Croup in children: what to know about it
1) What’s croup ?
Croup is caused by any number of viral infections. It starts with cold symptoms that progress to a barking cough. Symptoms usually get worse as night falls.
It usually lasts about three to four days and responds well to medical treatments that can help the disease to clear more quickly. Consult your doctor immediately if your child is suffering while breathing, when sleeping.
This disease in children is caused by a viral infection that ignites the voice box and trachea lining. This inflammation reduces their airways, making breathing more difficult. They usually have special difficulties breathing. It usually affects children under five years old.
2) Signs and symptoms of croup
Children with croup usually make a sound of barking or singing when they breathe. You may also notice the following symptoms in your child:
- They can have a hoarse voice.
- You may notice that they have to work hard to breathe or breathe more quickly.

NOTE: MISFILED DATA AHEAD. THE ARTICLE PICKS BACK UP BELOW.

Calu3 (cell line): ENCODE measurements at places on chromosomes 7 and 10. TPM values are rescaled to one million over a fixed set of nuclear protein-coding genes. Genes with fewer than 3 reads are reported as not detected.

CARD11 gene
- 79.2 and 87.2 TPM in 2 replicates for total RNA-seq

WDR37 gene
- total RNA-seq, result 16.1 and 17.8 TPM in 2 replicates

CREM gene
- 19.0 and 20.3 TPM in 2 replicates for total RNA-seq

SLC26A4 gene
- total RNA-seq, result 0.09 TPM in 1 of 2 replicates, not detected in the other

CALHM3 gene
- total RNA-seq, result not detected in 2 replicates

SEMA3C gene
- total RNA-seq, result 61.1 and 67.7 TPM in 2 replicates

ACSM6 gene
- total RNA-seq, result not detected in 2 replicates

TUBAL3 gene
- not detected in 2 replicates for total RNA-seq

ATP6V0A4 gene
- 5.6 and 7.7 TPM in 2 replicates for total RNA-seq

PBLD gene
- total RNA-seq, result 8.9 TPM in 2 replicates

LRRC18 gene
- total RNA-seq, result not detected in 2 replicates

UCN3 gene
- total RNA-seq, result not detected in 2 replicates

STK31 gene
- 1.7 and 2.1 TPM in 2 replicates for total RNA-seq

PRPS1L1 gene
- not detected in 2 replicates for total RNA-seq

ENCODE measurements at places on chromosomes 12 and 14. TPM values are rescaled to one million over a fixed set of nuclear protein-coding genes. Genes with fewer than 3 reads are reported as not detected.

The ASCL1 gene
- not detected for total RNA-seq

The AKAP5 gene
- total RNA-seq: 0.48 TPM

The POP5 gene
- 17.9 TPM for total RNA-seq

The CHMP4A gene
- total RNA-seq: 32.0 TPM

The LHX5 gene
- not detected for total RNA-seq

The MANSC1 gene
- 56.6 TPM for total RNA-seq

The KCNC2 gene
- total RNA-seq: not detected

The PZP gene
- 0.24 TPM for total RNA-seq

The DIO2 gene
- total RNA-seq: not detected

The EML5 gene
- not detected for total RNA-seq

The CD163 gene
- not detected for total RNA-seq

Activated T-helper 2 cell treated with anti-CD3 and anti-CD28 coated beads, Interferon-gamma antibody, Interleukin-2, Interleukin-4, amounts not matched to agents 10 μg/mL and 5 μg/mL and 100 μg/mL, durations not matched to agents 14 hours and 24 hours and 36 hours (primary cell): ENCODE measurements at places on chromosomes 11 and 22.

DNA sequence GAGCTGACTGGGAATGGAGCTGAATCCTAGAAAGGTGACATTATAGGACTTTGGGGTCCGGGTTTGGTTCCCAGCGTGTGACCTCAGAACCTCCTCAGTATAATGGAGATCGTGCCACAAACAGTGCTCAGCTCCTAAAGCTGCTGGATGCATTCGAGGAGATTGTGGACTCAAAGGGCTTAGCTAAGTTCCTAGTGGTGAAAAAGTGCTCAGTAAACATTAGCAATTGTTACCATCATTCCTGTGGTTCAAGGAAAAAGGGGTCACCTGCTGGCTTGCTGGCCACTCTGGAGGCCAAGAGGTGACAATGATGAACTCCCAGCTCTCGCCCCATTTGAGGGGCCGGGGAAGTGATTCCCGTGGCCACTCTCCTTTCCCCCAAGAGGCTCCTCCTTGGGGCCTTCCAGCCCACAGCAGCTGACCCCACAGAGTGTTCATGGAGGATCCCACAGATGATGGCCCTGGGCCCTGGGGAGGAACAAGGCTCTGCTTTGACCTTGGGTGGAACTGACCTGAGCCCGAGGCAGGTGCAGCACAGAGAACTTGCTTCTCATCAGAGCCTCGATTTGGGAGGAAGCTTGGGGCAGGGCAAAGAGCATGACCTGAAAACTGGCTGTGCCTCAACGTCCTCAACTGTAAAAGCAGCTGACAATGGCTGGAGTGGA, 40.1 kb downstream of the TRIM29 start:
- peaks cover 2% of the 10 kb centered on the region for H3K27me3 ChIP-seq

- Sometimes they will wake up in trouble during the night.
- You may notice that tissues between the ribs “sink” while they breathe.
- Children with croup sometimes have a mild fever. Remember that croup usually gets worse as night falls.
3) Spread of infection and complications
- Croup occurs more often in younger children, and is partly due to the age and size of the child. The same virus could cause croup in one child but not in another.
- Unfortunately, as with the usual cough and cold, it is not possible to avoid the viruses that cause this condition.
- Generally, complications are rarely observed early. An untreated severe croup was occasionally fatal before and necessitated an operation to open the air duct. But nowadays, with moderate treatment, this is rarely necessary.
There is no way to prevent croup. If your child has a history, it will eventually come out, because it is partly related to the small size of the respiratory tract of a young child.
There are things you can do to help a child with the disease.
- Look for perhaps the most comfortable position for them.
- Make sure they receive adequate fluids.
- If you and your child are relaxed, it is likely that the croup will calm down. In this case, it can be managed at home. But, remember, it will get worse as night falls.
Children who are afflicted because of their breathing need to see a doctor as soon as possible. And especially if you notice the following signs:
- fast breathing speed
- Too much effort to breathe
- a sudden movement between the chest and the abdomen
- aspiration of chest wall tissue between the ribs
- baby with blue lips and doze.
ANY child who appears to be short, or fight to breathe when they are resting should receive an urgent medical assessment.